Average Hours Worked

Next, if you look at average hours worked, you can gauge if a potential rise or fall in unemployment is nearing.  While not always the case, many companies will resort to cutting employee hours to save cost prior to resorting to layoffs.  As a result, economists will track hours worked closely, though this is less talked about in the media.  If you begin to see average hours falling, it’s possible that layoffs (and higher unemployment) could be around the corner.  Conversely, if you see companies increasing employee hours, they are saying there is a demand for their work, and they may be looking to hire soon (thus decreasing unemployment).

Economic Indicators. Graph of US Total Private Average Weekly Hours

US Nonfarm Payrolls

Another highly publicized statistic is the US Nonfarm Payrolls, month to month.  Another report released monthly by the BLS, this metric tracks the number of jobs gained (or lost) vs. the previous month (excluding farming jobs, as the name implies).  As discussed in our last CWCJ Insider, this directly correlates to U.S. consumer spending – when people are employed, they will spend money.

It is also closely watched by the Federal Reserve.  It may seem like it would be a good thing if an economy is adding a large number of jobs, but there are readings that are “too hot”.  If unemployment is low and a large number of jobs are being added, it could mean inflation is around the corner.  When unemployment is very low but companies are adding workers (on the whole), that typically means employees are finding better jobs (most likely with higher pay).  This could lead to a snowball effect – higher costs to hire means you must charge more for your product or service, but when people are getting new (higher paying) jobs, they are able to absorb the cost, thus increasing inflation further.  This could cause the Fed to increase interest rates to attempt to “cool” economic growth (and thus, inflation).  This is a big part of what is going on right now, we are seeing inflation remain stubbornly high as consumers are, for the most part absorbing cost increases, but that’s a topic for another day.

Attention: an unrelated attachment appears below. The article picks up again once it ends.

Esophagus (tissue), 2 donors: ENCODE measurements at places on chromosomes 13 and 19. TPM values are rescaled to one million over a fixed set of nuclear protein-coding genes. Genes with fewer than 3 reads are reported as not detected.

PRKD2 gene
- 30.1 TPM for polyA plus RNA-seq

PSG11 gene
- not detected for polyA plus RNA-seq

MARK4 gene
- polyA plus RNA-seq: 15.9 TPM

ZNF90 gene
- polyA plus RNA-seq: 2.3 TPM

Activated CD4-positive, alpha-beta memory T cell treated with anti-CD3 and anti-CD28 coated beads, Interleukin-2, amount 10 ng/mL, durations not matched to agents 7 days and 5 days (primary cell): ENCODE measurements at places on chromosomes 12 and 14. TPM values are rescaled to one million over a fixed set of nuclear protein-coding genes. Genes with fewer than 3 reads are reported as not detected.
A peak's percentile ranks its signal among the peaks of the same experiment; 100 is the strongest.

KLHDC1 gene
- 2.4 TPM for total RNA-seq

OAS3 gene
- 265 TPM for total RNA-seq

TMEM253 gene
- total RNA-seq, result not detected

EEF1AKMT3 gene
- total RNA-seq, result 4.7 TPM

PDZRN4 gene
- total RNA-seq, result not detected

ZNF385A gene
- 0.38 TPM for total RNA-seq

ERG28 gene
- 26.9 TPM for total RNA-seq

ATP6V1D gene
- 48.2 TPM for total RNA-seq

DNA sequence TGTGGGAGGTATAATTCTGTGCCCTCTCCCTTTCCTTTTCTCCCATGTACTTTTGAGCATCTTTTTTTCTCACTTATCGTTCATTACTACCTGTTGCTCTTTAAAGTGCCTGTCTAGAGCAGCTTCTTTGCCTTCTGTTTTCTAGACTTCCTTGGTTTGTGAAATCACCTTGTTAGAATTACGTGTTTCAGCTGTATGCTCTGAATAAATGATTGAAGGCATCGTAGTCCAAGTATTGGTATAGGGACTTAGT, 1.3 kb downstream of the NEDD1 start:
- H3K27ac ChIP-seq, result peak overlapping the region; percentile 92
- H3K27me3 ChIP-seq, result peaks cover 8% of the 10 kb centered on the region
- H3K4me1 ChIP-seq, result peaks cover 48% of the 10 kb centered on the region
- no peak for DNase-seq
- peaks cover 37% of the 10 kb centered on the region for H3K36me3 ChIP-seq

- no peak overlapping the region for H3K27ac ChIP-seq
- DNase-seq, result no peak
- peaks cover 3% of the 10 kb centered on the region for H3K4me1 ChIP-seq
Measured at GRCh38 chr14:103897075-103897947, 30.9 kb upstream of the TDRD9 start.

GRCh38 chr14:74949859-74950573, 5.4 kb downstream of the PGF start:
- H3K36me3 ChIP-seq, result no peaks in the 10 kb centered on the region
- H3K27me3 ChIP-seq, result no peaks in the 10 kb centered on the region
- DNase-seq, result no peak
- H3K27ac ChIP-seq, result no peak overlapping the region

Economic Indicators. Graph of US Total Nonfarm Payrolls.

Analyze These Together

Understanding and analyzing employment indicators provides crucial insights into the state and trajectory of an economy. While the unemployment rate serves as a widely recognized metric, it is important to consider other factors, such as the labor force participation rate and average hours worked.

Examining these indicators together gives a more comprehensive understanding of the economy’s direction. For instance, a higher unemployment rate coupled with a higher labor force participation rate may indicate a struggling economy, but if average weekly hours and US nonfarm payrolls show positive trends, it could suggest a potential recovery from a recession. Although various other factors are at play, these employment statistics hold significant weight due to their ability to shed light on economic conditions.

By delving deeper into these indicators, we gain a clearer understanding of the intricacies of our economic landscape.


If you would like to learn more, you can contact me at 314-735-9143 or by email at